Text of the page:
|photograph by Joan |
Mostly, Charles Bukowski must stand guilty of the primary charges you level against him. I would question whether he truly prostituted his talents
Vincent Canby once described Heaven's Gate as being, to paraphrase, a forced tour of your own living room, and in that vein I think
But what I REALLY want to remark about here is your comment that young people continue to love Bukowski for his near-total nihilism. Complete negation of all values except grim survival and base self-indulgence is one way to term his philosophy. But I would also say there is an astringent quality to his work, an attempt to scrub away things false and unnecessary, akin to the Clorox used to bleach out piss and vomit stains from a skid row hotel.
I'd say that "astringent quality" and the principled refusal to buy into a Big Lie are best evidenced in is novels, like "Ham and Rye" and "Hollywood", where there is less chance to sneak out of a scene on the slippery ellipsis his sort of free-verse poems provide him. Biographical detail and a sure eye and ear for making something artful, humorous and moving from a life of squalid fact forces him to finish a scene and develop a story. It's his poetry that presents the problem, mostly because it's these things by which his reputation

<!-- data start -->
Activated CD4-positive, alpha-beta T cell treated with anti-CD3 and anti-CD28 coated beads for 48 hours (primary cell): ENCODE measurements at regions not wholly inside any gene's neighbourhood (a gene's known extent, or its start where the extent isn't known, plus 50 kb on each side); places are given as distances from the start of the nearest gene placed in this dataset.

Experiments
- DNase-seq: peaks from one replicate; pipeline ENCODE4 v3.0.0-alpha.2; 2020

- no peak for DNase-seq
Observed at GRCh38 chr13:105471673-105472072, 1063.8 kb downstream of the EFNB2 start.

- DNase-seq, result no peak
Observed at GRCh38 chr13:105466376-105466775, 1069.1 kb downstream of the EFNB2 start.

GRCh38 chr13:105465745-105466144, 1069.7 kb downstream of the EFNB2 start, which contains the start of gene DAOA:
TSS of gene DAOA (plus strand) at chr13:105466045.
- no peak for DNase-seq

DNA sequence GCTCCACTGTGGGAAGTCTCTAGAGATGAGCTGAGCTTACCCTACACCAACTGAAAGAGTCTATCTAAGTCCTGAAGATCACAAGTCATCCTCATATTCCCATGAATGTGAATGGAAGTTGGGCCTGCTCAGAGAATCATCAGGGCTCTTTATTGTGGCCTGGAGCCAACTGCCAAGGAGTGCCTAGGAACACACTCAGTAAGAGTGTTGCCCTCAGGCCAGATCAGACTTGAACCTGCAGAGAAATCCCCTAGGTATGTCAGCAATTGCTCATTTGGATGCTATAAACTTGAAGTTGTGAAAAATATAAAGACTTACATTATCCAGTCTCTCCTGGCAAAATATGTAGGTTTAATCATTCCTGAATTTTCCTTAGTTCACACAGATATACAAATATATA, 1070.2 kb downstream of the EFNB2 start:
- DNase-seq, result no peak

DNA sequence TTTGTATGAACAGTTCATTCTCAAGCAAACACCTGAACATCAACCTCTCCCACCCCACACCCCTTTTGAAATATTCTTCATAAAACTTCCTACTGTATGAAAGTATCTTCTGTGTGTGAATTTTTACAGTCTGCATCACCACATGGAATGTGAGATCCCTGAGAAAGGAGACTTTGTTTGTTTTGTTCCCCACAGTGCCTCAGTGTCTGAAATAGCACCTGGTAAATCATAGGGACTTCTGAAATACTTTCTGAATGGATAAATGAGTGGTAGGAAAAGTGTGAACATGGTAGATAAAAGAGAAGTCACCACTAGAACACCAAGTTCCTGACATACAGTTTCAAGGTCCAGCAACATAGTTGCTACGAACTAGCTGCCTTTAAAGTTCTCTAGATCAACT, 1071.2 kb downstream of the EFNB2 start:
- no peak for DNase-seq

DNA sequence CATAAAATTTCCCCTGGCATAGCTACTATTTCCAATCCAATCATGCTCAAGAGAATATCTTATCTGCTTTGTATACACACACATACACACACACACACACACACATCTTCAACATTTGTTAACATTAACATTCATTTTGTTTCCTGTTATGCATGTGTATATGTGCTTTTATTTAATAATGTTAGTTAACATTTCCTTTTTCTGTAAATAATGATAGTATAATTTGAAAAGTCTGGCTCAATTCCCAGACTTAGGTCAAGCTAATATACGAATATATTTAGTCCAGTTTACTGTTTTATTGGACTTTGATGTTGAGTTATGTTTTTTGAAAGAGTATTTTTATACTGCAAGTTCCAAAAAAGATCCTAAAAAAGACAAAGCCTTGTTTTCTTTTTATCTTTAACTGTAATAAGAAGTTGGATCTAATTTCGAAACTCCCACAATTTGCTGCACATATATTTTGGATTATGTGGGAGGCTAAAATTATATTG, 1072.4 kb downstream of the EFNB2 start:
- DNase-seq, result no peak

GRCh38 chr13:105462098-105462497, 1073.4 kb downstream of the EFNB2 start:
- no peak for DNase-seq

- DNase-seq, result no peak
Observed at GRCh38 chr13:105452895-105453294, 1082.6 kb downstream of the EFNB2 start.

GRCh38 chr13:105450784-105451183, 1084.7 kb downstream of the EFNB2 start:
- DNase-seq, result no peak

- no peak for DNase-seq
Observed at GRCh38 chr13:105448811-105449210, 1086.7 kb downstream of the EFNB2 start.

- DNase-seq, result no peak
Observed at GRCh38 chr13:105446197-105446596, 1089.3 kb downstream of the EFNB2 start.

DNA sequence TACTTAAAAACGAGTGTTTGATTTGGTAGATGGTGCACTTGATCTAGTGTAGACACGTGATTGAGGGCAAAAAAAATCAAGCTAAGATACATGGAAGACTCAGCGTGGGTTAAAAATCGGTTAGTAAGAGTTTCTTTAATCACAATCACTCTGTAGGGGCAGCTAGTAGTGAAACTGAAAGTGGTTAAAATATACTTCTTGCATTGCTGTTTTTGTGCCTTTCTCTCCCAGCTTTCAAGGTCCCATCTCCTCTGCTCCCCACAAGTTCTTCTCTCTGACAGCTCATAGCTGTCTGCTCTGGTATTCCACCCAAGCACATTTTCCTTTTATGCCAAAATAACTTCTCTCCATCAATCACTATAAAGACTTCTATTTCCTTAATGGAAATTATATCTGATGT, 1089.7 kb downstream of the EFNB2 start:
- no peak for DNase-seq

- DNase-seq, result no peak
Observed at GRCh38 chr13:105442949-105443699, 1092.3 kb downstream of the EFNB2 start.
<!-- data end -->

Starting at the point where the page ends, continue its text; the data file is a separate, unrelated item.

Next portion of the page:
I will go a step further and assert that this commitment to the absolute minimum of what it means to be human is far, far more moral than, say, the philosophic assertions in the work of T. S. Eliot. Eliot used his erudition and great stylistic gifts to support a world-view of sweepingly negative and unwholesome dimensions. By mocking modernity and extolling an imaginary idealized past, this para-fascist did far more damage to the values embraced by the literary-minded than anything Bukowski could ever hope to do. Eliot
Eliot is one of the less-appealing poets I can think, in terms of what I can draw from his personality, and his anti-
He was a pruned up little fuck of a human being